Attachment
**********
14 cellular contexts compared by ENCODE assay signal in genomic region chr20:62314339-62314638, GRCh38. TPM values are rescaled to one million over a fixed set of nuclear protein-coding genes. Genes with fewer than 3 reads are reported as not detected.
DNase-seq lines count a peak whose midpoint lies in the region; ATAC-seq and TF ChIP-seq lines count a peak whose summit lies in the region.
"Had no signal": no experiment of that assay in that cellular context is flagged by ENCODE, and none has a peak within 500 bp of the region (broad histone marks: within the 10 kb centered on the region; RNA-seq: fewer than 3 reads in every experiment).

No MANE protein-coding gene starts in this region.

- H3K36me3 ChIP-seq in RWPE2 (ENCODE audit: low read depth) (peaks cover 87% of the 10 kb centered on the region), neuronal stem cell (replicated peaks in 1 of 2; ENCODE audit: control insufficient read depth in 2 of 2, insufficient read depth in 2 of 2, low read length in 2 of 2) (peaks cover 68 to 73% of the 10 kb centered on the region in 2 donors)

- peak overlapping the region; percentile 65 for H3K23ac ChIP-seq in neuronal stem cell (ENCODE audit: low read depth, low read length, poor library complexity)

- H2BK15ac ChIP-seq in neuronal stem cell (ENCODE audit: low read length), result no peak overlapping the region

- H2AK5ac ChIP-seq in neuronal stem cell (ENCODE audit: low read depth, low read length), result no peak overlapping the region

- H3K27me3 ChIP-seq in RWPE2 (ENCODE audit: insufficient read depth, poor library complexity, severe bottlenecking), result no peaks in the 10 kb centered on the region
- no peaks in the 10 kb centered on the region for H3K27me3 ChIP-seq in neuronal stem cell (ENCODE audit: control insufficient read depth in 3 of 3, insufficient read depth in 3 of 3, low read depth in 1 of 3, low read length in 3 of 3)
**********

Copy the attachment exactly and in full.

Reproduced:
14 cellular contexts compared by ENCODE assay signal in genomic region chr20:62314339-62314638, GRCh38. TPM values are rescaled to one million over a fixed set of nuclear protein-coding genes. Genes with fewer than 3 reads are reported as not detected.
DNase-seq lines count a peak whose midpoint lies in the region; ATAC-seq and TF ChIP-seq lines count a peak whose summit lies in the region.
"Had no signal": no experiment of that assay in that cellular context is flagged by ENCODE, and none has a peak within 500 bp of the region (broad histone marks: within the 10 kb centered on the region; RNA-seq: fewer than 3 reads in every experiment).

No MANE protein-coding gene starts in this region.

- H3K36me3 ChIP-seq in RWPE2 (ENCODE audit: low read depth) (peaks cover 87% of the 10 kb centered on the region), neuronal stem cell (replicated peaks in 1 of 2; ENCODE audit: control insufficient read depth in 2 of 2, insufficient read depth in 2 of 2, low read length in 2 of 2) (peaks cover 68 to 73% of the 10 kb centered on the region in 2 donors)

- peak overlapping the region; percentile 65 for H3K23ac ChIP-seq in neuronal stem cell (ENCODE audit: low read depth, low read length, poor library complexity)

- H2BK15ac ChIP-seq in neuronal stem cell (ENCODE audit: low read length), result no peak overlapping the region

- H2AK5ac ChIP-seq in neuronal stem cell (ENCODE audit: low read depth, low read length), result no peak overlapping the region

- H3K27me3 ChIP-seq in RWPE2 (ENCODE audit: insufficient read depth, poor library complexity, severe bottlenecking), result no peaks in the 10 kb centered on the region
- no peaks in the 10 kb centered on the region for H3K27me3 ChIP-seq in neuronal stem cell (ENCODE audit: control insufficient read depth in 3 of 3, insufficient read depth in 3 of 3, low read depth in 1 of 3, low read length in 3 of 3)